This article was posted on Thursday, Oct 01, 2020

Evictions Under the COVID-19 Tenant Relief Act 

  • Extends notice period from 3 to 15 days (not including weekends or holidays) to provide tenant additional time to either pay or provide declaration of hardship in response to landlord’s notice to pay rent or quit.
  • Tenant cannot be evicted for nonpayment due to a COVID-19 related hardship for rent due between March 1 – August 31, 2020, if tenant returns declaration of hardship under penalty of perjury within 15-day notice period.
  • Tenant cannot be evicted for nonpayment due to a COVID-19 related hardship for rent due between September 1, 2020 –January 31, 2021, if tenant returns declaration of hardship under penalty of perjury within 15-day notice period and pays 25% of the missed rent payments for that period by January 31, 2021.
  • Higher income tenants (over $100K household income or over 130% of median household income) must provide some form of documentation, as specified in the bill.
  • Tenants can be evicted beginning October 5, 2020 if they fail to return COVID-19 related hardship declaration to landlord.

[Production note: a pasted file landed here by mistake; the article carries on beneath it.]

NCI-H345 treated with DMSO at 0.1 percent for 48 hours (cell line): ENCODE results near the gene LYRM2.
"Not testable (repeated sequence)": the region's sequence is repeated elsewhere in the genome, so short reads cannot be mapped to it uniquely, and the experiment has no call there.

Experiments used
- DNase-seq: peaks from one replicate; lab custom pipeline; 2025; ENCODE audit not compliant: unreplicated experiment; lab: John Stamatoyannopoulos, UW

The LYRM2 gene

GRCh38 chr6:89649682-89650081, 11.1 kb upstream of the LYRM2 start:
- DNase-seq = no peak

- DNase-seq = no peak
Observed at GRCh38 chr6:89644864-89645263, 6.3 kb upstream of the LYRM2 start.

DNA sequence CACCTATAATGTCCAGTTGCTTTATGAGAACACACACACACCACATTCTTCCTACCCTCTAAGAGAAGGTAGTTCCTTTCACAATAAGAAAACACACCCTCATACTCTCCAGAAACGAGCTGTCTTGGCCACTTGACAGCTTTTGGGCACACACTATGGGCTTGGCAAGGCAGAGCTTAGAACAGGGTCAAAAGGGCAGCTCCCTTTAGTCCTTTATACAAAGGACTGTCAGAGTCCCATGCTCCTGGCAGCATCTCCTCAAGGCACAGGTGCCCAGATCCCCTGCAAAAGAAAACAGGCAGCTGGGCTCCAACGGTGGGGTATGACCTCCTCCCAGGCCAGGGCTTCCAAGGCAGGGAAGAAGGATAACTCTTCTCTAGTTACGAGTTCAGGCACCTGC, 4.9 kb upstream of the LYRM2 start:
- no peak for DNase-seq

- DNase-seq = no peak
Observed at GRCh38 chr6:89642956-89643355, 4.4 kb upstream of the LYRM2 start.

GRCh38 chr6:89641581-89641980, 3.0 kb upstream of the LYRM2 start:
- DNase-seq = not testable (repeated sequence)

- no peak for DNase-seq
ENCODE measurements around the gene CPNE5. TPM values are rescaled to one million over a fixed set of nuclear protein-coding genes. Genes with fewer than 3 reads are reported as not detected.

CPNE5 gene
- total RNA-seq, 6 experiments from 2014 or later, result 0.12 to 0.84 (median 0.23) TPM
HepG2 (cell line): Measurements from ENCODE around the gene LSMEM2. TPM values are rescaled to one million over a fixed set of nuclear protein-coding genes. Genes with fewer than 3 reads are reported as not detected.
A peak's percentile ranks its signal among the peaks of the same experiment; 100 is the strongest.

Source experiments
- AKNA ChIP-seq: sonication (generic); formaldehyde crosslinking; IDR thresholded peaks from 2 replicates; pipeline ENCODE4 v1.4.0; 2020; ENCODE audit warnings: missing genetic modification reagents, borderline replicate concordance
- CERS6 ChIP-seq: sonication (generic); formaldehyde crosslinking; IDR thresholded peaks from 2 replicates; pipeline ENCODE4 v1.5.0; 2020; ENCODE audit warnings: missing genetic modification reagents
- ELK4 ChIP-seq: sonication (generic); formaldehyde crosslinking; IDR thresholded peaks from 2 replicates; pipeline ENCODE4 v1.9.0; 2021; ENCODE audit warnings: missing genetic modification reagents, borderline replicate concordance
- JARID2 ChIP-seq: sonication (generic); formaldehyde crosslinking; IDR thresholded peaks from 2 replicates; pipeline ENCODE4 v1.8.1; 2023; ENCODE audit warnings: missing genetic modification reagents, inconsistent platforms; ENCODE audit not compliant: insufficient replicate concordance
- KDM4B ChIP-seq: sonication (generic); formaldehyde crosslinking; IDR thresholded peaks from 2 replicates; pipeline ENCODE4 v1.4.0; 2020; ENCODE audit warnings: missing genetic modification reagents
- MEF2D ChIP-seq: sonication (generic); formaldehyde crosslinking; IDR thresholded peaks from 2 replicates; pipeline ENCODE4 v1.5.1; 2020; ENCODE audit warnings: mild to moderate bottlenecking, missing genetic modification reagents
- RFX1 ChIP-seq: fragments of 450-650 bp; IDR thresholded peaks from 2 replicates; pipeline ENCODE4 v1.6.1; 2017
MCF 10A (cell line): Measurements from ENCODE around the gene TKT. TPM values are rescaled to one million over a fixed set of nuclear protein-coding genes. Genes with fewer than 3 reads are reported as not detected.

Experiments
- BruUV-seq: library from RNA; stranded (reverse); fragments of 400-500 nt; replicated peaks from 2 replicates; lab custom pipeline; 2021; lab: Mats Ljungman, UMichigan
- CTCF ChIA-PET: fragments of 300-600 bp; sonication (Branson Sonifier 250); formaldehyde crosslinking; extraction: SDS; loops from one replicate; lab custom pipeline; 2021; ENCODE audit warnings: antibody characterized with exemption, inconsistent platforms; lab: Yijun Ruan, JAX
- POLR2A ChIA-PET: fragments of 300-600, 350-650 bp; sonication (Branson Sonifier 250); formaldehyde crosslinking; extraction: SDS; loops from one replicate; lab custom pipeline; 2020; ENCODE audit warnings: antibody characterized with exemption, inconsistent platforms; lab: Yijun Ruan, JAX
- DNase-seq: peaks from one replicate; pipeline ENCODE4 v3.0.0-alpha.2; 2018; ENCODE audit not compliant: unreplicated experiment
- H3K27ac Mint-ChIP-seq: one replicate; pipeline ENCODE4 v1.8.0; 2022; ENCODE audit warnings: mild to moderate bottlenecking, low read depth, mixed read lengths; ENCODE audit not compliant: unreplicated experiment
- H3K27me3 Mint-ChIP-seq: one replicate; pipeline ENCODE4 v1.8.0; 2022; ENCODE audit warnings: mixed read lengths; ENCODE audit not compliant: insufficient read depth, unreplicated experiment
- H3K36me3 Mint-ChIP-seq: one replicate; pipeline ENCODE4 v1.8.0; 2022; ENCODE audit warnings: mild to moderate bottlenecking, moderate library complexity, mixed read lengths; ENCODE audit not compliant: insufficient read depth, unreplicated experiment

• Applies to all residential rental tenants and mobile home residents, including single-family home and ADU rentals. 
  • Eviction cases for just causes other than non-payment (e.g., nuisance) can begin September 2, 2020.
  • Just cause under AB 1482 (Tenant Protection Act of 2019) is extended to all tenants until February 1, 2021. Delays any eviction cases for non-payment (not due to COVID-19 hardship) until October 5, 2020. 
  • Amends existing retaliation law to prohibit landlord from evicting a tenant for a reason other than non-payment of rent in retaliation for having unpaid COVID-19 rental debt. 

Tenants Still Responsible for Paying Unpaid Amounts to Landlords

  • If the tenant complies with the above, any remaining unpaid rent due between March 1, 2020 – January 31, 2021, is not a ground/basis for eviction, but is still owed to the landlord as a form of consumer debt
  • Small claims court jurisdiction is temporarily expanded to allow landlords to recover these amounts.